Tuesday, November 4, 2014

Why I'm not voting today.

It's November 4th, time for everyone to go do their civic duty and vote for who they think should be allowed to use violence to enforce their agenda for the next several years. And that is, in a nutshell, why I won't be doing so myself. Because my vote is simply: no one. No matter how good and noble your intentions are, how brilliant you are, how solid your values are, how spotless your integrity is, or how nice a person you are – you have no right to use violence to make me or anyone else do things the way you want them done. I don't care how many people vote for you.

If a gang of thugs surrounds you in an alleyway, demands your money, and threatens to shoot you if you don't give it to them, that's called robbery. If the gang first holds a vote, gives you a vote in whether or not they get to take your money, and then wins because they are majority and majority rules – news flash, that's still robbery. No matter how much you dress it up, or how many layers of civic pleasantries you hide it behind. Calling the gang government, giving them official titles or badges, expanding the voting pool to millions of people, calling the money taxes, creating an elaborate structure of laws, 'checks and balances', and other such things doesn't change the underlying reality. Initiating violence against peaceful people is wrong, no matter who does it, what their intentions, or how many people support it. Period. Violence is only justifiable when it is necessary for defense of one's own natural rights or the natural rights of another party. That is, when someone else has initiated violence against you or someone else, and you have to fight back to stop it.

That's not my opinion or political preference. It is the most basic, fundamental, and self-evident ethical statement that can be made. I defy anyone who wishes to dispute it. And without that simple principle as a foundation you have no ethics, no morality, no principle that isn't arbitrary self-righteous nonsense. (And, my fellow Christians, if anyone wishes to argue against that on a Biblical basis, that principle is clearly implied in the Greatest Commandments. Love does no harm to its neighbor, and is therefore the fulfillment of the Law. So unless you want to toss out the Greatest Commandments your argument, whatever it may be, is invalid.)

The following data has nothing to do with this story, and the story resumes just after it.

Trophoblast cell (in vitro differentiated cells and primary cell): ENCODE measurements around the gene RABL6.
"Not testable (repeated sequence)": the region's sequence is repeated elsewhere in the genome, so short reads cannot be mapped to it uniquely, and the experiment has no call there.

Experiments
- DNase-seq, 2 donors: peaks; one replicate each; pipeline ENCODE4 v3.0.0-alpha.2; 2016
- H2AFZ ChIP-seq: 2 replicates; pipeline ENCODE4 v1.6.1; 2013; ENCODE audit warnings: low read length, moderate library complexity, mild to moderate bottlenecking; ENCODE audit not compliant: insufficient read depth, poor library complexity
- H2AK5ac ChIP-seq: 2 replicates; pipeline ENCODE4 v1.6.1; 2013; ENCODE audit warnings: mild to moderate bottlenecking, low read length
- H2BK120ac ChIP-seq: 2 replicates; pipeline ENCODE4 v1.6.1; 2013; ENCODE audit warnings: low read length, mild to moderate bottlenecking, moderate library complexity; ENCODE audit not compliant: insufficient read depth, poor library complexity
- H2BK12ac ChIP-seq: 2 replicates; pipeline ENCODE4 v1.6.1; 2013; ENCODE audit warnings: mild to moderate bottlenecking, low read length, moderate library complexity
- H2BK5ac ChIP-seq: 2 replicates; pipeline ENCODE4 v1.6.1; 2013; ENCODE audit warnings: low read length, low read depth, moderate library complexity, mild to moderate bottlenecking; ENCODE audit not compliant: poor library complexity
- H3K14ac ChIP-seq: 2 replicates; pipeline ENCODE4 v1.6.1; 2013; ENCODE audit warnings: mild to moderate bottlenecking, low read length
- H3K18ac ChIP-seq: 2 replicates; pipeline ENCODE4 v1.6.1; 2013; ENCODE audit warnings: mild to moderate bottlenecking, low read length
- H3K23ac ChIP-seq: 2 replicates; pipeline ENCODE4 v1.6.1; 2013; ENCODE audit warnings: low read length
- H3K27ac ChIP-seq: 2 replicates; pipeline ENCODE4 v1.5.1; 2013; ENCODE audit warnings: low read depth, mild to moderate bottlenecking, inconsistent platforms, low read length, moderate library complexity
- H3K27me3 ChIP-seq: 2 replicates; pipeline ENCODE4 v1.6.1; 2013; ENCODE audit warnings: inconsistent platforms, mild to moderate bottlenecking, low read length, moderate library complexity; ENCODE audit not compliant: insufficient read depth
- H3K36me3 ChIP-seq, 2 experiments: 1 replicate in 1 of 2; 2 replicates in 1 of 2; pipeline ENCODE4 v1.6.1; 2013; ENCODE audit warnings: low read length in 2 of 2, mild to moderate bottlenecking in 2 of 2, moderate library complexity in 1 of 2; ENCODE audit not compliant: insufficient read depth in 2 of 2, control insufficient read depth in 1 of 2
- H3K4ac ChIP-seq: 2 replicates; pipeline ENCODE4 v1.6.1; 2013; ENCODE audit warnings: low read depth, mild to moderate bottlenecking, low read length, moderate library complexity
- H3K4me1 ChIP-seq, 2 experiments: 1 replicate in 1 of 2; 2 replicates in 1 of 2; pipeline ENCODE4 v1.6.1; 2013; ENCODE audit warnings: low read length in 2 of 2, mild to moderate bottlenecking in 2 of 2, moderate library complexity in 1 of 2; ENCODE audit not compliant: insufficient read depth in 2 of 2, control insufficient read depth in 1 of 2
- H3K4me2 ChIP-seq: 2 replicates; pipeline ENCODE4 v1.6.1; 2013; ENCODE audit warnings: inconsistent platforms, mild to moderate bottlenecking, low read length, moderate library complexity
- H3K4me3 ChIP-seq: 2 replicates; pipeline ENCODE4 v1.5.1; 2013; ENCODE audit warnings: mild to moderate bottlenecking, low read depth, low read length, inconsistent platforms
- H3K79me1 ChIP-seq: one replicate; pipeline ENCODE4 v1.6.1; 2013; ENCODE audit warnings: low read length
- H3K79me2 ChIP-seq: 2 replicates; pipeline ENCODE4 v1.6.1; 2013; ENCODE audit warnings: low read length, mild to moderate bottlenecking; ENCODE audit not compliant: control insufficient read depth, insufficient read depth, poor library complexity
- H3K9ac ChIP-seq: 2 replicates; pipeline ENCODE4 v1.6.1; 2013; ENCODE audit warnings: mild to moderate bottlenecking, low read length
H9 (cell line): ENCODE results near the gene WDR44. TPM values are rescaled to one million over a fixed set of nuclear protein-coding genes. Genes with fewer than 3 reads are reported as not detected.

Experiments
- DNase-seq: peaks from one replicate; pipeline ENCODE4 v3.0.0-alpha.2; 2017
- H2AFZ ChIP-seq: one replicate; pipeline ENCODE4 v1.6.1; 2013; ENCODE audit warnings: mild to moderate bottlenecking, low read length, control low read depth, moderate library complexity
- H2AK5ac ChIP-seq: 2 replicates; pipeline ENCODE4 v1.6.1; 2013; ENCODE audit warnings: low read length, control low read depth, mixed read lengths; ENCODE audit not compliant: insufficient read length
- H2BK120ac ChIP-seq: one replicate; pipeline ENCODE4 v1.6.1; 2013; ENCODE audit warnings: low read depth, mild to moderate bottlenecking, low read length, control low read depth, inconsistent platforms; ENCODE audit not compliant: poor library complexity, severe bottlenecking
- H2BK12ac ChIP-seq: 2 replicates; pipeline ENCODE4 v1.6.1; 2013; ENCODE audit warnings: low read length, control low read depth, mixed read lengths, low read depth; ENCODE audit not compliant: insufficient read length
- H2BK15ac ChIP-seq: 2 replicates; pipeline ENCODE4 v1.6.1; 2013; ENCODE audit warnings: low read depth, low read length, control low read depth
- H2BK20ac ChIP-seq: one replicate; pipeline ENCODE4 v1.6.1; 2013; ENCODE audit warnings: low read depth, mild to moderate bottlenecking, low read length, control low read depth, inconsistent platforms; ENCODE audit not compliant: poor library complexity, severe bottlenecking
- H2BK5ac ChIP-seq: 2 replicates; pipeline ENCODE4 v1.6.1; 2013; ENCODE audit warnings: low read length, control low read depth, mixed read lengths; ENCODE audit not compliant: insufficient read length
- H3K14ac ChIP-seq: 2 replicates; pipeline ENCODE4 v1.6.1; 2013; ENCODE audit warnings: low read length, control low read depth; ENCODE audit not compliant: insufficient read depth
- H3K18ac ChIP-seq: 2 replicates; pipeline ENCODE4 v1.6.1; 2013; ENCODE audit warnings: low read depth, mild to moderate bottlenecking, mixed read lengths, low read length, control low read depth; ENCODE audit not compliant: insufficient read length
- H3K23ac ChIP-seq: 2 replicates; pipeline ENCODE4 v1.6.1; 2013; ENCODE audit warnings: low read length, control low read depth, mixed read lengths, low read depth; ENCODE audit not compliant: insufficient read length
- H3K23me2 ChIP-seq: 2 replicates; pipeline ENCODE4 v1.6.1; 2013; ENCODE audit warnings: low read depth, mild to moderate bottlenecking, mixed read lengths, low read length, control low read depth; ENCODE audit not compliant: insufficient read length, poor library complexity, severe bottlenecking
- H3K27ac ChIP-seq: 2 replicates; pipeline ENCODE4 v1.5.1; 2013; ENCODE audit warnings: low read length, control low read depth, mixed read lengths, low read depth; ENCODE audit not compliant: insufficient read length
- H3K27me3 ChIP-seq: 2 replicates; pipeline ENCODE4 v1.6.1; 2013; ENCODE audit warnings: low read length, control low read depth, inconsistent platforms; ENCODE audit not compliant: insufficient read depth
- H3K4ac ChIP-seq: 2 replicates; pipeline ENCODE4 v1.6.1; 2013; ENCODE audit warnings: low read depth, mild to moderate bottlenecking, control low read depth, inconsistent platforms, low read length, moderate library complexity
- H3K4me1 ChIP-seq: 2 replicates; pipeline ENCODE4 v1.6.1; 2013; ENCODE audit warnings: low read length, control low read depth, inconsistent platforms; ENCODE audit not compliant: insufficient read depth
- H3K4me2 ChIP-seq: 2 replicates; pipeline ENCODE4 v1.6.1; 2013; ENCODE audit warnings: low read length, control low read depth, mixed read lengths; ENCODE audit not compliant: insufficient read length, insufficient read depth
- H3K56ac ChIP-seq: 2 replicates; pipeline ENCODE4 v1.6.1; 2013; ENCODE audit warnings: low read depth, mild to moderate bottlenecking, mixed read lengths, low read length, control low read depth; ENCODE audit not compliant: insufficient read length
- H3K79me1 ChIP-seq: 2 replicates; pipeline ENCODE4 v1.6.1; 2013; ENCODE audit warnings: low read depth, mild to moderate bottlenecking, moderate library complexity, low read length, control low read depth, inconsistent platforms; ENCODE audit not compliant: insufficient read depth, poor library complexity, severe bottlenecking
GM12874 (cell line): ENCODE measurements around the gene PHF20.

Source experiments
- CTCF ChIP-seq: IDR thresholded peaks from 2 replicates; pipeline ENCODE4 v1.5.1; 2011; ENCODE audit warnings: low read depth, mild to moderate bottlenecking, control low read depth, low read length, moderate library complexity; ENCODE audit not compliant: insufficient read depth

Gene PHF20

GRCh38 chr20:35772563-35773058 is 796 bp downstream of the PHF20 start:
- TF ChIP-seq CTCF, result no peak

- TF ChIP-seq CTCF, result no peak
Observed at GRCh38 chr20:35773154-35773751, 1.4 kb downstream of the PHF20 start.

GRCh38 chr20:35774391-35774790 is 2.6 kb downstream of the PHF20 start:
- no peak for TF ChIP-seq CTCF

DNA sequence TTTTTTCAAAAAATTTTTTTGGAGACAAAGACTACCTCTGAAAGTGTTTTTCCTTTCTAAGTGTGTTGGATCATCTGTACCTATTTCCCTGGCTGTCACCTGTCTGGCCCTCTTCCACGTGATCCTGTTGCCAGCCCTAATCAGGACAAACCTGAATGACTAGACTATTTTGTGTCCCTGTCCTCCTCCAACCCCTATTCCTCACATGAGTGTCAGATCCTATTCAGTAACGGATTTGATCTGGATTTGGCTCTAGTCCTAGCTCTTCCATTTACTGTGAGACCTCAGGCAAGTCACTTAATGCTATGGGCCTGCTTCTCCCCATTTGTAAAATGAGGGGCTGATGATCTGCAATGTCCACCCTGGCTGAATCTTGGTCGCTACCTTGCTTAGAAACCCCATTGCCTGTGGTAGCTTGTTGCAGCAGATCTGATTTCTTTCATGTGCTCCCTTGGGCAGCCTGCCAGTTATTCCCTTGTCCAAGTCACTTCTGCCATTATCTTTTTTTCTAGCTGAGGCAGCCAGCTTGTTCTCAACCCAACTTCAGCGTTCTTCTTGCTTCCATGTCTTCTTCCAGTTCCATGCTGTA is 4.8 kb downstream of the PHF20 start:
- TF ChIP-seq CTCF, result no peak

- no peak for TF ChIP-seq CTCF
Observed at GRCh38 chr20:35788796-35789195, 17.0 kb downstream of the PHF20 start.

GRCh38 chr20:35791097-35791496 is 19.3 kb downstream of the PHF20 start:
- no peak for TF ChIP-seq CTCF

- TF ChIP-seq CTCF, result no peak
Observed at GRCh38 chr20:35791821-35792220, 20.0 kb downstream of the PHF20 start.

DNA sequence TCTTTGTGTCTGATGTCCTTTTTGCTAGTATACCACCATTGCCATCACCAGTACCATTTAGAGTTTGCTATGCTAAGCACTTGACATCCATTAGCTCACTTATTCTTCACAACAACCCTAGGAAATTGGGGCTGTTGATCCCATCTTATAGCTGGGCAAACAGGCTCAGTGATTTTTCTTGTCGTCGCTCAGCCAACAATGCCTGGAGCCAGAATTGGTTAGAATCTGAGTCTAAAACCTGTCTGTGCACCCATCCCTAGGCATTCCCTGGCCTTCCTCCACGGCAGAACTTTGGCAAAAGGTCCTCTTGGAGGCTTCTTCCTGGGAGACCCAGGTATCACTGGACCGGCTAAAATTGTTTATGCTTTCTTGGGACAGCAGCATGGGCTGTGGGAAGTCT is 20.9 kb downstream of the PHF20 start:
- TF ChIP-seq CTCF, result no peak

Please understand me. I'm all in favor of participatory government. I'm totally down with using voting as a method of participation (though not the sole method). And while I frequently argue that the voting system itself is broken, using the failtastic 'first-past-the-post' method, and that our government is not participatory enough but relies too much on indirect representation and centralization, neither of these are, in and of themselves, a good enough reason not to vote. Though they certainly don't lend any legitimacy to the whole system.

The reason I will not be voting, the reason I am boycotting the vote indefinitely, is because the only options on the ballot are to hand over the 'right' to initiate violence over to various candidates campaigning for that 'right'. Which is no right at all. The only meaningful vote that I can cast is not to cast one. I vote no confidence in the system itself, because that system is broken beyond repair. No amount of voting will fix it. The problem is rule-by-violence, and voting who gets to rule by violence only perpetuates that problem. You are voting for the problem to continue. It doesn't matter if it's the Democrats, the Republicans, the Libertarians, the Greens, or whoever else. The underlying paradigm doesn't change. And I will not lend legitimacy to such a paradigm by casting my vote for it, because rule-by-violence is inherently illegitimate.

If you would say, as some do, that I have no right to complain because I don't vote, I would respond with the opposite: you have no right to complain, because you voted for the situation to continue. You voted for someone to have the power to use violence to enforce their agenda on you. You might not have gotten the person you wanted, or the agenda you wanted, but you certainly got the system you voted for. I don't consent to such a system. I won't vote for it to continue. And I look forward to the day it collapses under its own dead weight. In the mean time, I will happily gripe about violence being used to force other people's agendas on me until others get it through their heads what the problem really is, and realize their own role in it.

If you choose to go vote today, I'm not judging you. If you feel it's the right thing to do, go and do it. I've voted in the past, largely because I didn't understand the problem. In hindsight, I regret casting my ballot, but hindsight is always 20-20 and I probably wouldn't have realized the truth of the matter without voting in the last major election, and the bad taste it left in my mouth afterwards. But I do strongly encourage anyone who understands what I'm saying here to consider boycotting the vote yourself. The less legitimacy this corrupt and violent government can claim for itself, the closer we are to real change. I vote No-Confidence 2014.

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